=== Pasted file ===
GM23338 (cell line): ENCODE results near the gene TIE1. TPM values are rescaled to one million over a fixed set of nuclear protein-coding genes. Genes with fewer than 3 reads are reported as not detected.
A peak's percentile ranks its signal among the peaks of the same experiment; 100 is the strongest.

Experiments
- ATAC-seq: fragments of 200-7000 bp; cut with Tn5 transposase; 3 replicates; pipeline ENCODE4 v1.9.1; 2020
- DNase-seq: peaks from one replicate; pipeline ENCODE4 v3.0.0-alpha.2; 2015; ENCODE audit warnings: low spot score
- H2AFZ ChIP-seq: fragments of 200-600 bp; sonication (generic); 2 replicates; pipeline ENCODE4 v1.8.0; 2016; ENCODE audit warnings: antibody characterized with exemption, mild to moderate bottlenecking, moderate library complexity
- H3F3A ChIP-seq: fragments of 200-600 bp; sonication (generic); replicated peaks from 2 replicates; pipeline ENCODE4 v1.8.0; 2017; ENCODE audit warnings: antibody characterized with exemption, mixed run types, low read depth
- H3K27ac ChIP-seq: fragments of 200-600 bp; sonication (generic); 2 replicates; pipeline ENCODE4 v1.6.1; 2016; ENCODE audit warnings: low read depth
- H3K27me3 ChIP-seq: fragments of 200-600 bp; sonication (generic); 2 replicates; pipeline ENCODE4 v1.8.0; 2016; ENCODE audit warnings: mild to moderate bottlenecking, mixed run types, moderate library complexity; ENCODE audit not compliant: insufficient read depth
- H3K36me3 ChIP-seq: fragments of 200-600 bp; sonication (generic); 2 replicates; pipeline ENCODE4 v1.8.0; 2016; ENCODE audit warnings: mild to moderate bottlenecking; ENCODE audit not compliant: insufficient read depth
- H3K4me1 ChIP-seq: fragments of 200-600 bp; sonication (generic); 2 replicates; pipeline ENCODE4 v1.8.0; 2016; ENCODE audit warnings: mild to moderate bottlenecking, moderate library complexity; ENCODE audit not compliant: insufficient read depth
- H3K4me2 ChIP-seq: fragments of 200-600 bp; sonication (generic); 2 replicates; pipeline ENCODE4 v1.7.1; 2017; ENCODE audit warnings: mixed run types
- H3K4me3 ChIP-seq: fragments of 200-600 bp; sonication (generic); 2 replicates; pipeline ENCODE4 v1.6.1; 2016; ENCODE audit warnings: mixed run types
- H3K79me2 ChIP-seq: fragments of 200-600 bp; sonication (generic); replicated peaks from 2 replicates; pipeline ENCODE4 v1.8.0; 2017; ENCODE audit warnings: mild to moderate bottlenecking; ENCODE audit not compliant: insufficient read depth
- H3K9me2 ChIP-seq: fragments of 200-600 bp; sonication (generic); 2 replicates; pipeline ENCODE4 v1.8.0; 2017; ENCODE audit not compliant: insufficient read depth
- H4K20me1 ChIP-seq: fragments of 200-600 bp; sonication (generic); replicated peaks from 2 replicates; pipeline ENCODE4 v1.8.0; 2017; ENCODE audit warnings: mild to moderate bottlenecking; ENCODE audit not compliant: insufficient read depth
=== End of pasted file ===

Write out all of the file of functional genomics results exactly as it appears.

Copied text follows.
GM23338 (cell line): ENCODE results near the gene TIE1. TPM values are rescaled to one million over a fixed set of nuclear protein-coding genes. Genes with fewer than 3 reads are reported as not detected.
A peak's percentile ranks its signal among the peaks of the same experiment; 100 is the strongest.

Experiments
- ATAC-seq: fragments of 200-7000 bp; cut with Tn5 transposase; 3 replicates; pipeline ENCODE4 v1.9.1; 2020
- DNase-seq: peaks from one replicate; pipeline ENCODE4 v3.0.0-alpha.2; 2015; ENCODE audit warnings: low spot score
- H2AFZ ChIP-seq: fragments of 200-600 bp; sonication (generic); 2 replicates; pipeline ENCODE4 v1.8.0; 2016; ENCODE audit warnings: antibody characterized with exemption, mild to moderate bottlenecking, moderate library complexity
- H3F3A ChIP-seq: fragments of 200-600 bp; sonication (generic); replicated peaks from 2 replicates; pipeline ENCODE4 v1.8.0; 2017; ENCODE audit warnings: antibody characterized with exemption, mixed run types, low read depth
- H3K27ac ChIP-seq: fragments of 200-600 bp; sonication (generic); 2 replicates; pipeline ENCODE4 v1.6.1; 2016; ENCODE audit warnings: low read depth
- H3K27me3 ChIP-seq: fragments of 200-600 bp; sonication (generic); 2 replicates; pipeline ENCODE4 v1.8.0; 2016; ENCODE audit warnings: mild to moderate bottlenecking, mixed run types, moderate library complexity; ENCODE audit not compliant: insufficient read depth
- H3K36me3 ChIP-seq: fragments of 200-600 bp; sonication (generic); 2 replicates; pipeline ENCODE4 v1.8.0; 2016; ENCODE audit warnings: mild to moderate bottlenecking; ENCODE audit not compliant: insufficient read depth
- H3K4me1 ChIP-seq: fragments of 200-600 bp; sonication (generic); 2 replicates; pipeline ENCODE4 v1.8.0; 2016; ENCODE audit warnings: mild to moderate bottlenecking, moderate library complexity; ENCODE audit not compliant: insufficient read depth
- H3K4me2 ChIP-seq: fragments of 200-600 bp; sonication (generic); 2 replicates; pipeline ENCODE4 v1.7.1; 2017; ENCODE audit warnings: mixed run types
- H3K4me3 ChIP-seq: fragments of 200-600 bp; sonication (generic); 2 replicates; pipeline ENCODE4 v1.6.1; 2016; ENCODE audit warnings: mixed run types
- H3K79me2 ChIP-seq: fragments of 200-600 bp; sonication (generic); replicated peaks from 2 replicates; pipeline ENCODE4 v1.8.0; 2017; ENCODE audit warnings: mild to moderate bottlenecking; ENCODE audit not compliant: insufficient read depth
- H3K9me2 ChIP-seq: fragments of 200-600 bp; sonication (generic); 2 replicates; pipeline ENCODE4 v1.8.0; 2017; ENCODE audit not compliant: insufficient read depth
- H4K20me1 ChIP-seq: fragments of 200-600 bp; sonication (generic); replicated peaks from 2 replicates; pipeline ENCODE4 v1.8.0; 2017; ENCODE audit warnings: mild to moderate bottlenecking; ENCODE audit not compliant: insufficient read depth